Abstract-This paper presents an approach to obtain fault tolerance in the nonlinear longitudinal motion control of an aircraft. The approach uses an L1 adaptive backstepping controller and fault-dependent control allocation to obtain such tolerance. In the nominal fault-free case, only the elevator will be active. The L1 adaptive backstepping controller provides some robustness to the system by handling uncertainties, which is utilized for fault accommodation if a partial fault occurs. Also, control allocation is used to redistribute control to other available healthy actuators to make the system fault tolerant against more severe faults and even to a total loss of the elevator. Simulations have been conducted on a model of a Cessna 182 and show excellent results for both the nominal and faulty scenarios.
In this paper, combinations of linear and nonlinear feedback terms are investigated for 3 degrees-of-freedom pose and velocity control of ships. Nonlinear control algorithms that are found in the literature often have linear feedback terms, which result in nice globally exponential stability properties when assuming no actuator constraints. However, considering that all actuators have saturation constraints, such stability properties are not feasible in practice. Applying nonlinear feedback terms can be a step to handle such constraints. As a result, this paper explores nonlinear feedback terms for both the kinematic and kinetic control loops. Specifically, three controllers based on a cascaded backstepping control design are implemented and compared through simulations and model-scale experiments in an ocean basin. Stability properties and tuning rules for all the controllers are also provided. Interestingly, the use of nonlinear feedback terms gives the ability to constrain the feedback control inputs globally while simultaneously being able to change the convergence rates locally. The price to be paid is the introduction of additional tuning parameters. The three controller types are compared using performance metrics which consider both control accuracy and energy use. INDEX TERMS Ship motion control, Dynamic positioning, Cascaded backstepping control design, Nonlinear feedback terms, Tuning rules, Performance metrics, Experimental results.
Motion control concepts for ships have traditionally not focused on handling actuator constraints. This paper investigates the effects on performance of a pair of nonlinear control schemes by developing and implementing a magnituderate saturation (MRS) model. The effects of using the MRS model is tested in experiments with a model ship in an ocean basin. Performance metrics are used to evaluate performance in terms of control error, energy efficiency, and actuator wear and tear.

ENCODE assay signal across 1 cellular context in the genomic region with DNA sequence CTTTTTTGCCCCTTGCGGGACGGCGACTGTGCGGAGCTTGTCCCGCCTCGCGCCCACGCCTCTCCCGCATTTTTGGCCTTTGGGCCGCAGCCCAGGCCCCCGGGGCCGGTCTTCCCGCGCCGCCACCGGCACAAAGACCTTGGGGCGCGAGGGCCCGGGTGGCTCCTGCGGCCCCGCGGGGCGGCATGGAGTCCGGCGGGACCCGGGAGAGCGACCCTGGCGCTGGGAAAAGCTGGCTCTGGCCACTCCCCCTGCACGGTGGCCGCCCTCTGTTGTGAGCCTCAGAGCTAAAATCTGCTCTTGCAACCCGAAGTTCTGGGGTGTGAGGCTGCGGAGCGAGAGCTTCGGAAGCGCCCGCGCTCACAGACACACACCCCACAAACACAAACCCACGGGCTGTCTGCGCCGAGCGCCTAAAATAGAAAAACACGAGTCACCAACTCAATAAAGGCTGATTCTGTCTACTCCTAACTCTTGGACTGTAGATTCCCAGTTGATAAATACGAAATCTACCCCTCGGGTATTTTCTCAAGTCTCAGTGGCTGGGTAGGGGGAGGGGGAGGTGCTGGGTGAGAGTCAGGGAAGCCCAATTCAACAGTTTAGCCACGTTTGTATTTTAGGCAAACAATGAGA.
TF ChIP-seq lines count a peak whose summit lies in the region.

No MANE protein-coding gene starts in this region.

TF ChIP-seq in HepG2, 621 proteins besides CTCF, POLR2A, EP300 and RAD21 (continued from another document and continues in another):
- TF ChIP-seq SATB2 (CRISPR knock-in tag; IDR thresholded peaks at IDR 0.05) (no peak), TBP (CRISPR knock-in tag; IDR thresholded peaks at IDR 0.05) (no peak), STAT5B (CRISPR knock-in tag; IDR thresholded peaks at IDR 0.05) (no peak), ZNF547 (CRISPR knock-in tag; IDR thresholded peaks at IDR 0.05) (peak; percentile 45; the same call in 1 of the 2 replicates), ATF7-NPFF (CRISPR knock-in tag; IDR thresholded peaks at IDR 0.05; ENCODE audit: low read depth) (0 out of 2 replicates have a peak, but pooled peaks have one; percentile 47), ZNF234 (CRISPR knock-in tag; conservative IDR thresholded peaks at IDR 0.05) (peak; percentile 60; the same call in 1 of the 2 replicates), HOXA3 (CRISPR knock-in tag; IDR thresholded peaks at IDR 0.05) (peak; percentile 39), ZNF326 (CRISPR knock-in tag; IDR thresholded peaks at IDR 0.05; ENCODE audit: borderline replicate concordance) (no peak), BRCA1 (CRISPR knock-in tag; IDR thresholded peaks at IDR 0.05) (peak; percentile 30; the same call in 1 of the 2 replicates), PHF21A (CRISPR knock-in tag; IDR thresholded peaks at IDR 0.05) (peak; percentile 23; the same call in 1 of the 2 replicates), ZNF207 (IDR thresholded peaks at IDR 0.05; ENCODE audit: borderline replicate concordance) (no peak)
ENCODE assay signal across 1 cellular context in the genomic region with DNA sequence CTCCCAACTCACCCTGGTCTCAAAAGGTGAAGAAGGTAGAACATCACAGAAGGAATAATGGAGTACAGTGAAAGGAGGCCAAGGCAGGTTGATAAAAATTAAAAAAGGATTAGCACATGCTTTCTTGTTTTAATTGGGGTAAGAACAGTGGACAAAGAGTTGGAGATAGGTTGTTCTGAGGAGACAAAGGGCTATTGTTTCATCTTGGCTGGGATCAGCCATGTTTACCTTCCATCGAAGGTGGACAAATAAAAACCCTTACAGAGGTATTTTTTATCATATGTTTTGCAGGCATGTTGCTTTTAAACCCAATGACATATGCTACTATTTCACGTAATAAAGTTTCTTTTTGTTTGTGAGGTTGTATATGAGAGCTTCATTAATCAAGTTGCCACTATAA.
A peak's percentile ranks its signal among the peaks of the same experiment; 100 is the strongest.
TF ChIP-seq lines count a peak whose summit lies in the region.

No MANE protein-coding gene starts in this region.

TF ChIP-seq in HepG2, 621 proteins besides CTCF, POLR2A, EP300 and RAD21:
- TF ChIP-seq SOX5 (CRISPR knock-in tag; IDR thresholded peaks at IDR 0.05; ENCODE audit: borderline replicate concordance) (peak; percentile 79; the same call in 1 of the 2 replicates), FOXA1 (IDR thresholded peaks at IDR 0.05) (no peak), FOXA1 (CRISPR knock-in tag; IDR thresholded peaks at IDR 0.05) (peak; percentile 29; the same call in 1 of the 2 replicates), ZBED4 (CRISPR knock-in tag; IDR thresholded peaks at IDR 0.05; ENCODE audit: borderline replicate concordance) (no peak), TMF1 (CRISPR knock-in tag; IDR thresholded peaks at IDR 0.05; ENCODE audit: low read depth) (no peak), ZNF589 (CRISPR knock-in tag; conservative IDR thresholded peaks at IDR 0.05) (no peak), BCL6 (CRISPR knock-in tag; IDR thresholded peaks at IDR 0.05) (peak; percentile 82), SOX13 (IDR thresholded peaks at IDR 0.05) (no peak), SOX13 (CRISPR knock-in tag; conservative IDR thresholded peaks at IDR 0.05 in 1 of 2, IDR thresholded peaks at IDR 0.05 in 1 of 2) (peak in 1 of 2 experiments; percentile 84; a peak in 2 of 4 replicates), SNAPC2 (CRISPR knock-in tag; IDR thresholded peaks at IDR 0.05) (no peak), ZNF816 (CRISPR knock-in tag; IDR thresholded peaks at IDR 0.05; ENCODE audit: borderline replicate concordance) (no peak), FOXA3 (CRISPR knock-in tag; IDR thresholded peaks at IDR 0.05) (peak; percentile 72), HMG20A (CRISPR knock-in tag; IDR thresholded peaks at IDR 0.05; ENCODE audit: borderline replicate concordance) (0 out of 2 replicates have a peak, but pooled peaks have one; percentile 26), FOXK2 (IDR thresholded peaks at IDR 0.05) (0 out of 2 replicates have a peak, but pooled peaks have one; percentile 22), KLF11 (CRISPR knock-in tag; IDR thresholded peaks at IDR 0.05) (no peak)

Abstract-This paper deals with the design and evaluation of three controllers based on backstepping and different adaptive control schemes, which are applied to the motion control of a nonlinear 3 degrees-of-freedom model of a marine surface vessel. The goal is to make a comparative analysis of the controllers in order to find out which one has the best performance. The considered controllers are: Adaptive backstepping, backstepping with composite concurrent learning and backstepping with cascaded concurrent learning. Numerical simulations are performed for target tracking along an elliptic path, with uncertain vessel model parameters. Motion control performance is evaluated by performance metrics such as IAE and a novel metric named IAEW-WT which combines control accuracy, energy use and actuator wear and tear in one single metric.
This paper combines fault-dependent control allocation with three different control schemes to obtain fault tolerance in the longitudinal control of unmanned aerial vehicles. The paper shows that faultdependent control allocation is able to accommodate actuator faults that would otherwise be critical and it makes a performance assessment for the different control algorithms: an L 1 adaptive backstepping controller; a robust sliding mode controller; and a standard PID controller. The actuator faults considered are the partial to total loss of the elevator, which is a critical component for the safe operation of unmanned aerial vehicles. During nominal operation, only the main actuator, namely the elevator, is active for pitch control. In the event of a partial or total loss of the elevator, faultdependent control allocation is used to redistribute control to available healthy actuators. Using simulations of a Cessna 182 aircraft model, controller performance and robustness are evaluated by metrics that assess control accuracy and energy use. System uncertainties are investigated over an envelope of pertinent variation, showing that sliding mode and L 1 adaptive backstepping provide robustness, where PID control falls short. Additionally, a key finding is that the fault-dependent